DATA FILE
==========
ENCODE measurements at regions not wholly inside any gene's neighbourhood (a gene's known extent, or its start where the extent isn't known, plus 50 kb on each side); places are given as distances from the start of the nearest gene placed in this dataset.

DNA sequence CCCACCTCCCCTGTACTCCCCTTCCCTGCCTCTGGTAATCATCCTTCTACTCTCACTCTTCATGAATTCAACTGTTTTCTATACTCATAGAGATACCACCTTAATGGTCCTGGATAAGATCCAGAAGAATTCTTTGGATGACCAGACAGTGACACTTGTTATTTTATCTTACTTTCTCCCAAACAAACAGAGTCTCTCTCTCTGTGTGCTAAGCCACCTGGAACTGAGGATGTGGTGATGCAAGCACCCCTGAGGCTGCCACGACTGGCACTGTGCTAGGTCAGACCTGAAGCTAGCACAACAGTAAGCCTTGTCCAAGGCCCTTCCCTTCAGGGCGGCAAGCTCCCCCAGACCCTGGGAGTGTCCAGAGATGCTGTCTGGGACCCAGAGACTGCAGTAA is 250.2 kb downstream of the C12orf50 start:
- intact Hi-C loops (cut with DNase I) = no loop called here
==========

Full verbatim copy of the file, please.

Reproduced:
ENCODE measurements at regions not wholly inside any gene's neighbourhood (a gene's known extent, or its start where the extent isn't known, plus 50 kb on each side); places are given as distances from the start of the nearest gene placed in this dataset.

DNA sequence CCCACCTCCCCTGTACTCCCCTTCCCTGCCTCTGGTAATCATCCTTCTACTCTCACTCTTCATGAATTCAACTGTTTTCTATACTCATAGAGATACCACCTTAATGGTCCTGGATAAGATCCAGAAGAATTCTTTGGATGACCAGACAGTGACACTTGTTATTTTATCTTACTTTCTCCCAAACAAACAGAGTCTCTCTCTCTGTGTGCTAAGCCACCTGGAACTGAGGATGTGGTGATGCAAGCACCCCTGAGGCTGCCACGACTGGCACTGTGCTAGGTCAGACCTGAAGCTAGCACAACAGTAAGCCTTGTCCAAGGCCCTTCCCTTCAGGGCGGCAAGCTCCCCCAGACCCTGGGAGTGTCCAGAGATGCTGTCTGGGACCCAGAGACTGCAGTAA is 250.2 kb downstream of the C12orf50 start:
- intact Hi-C loops (cut with DNase I) = no loop called here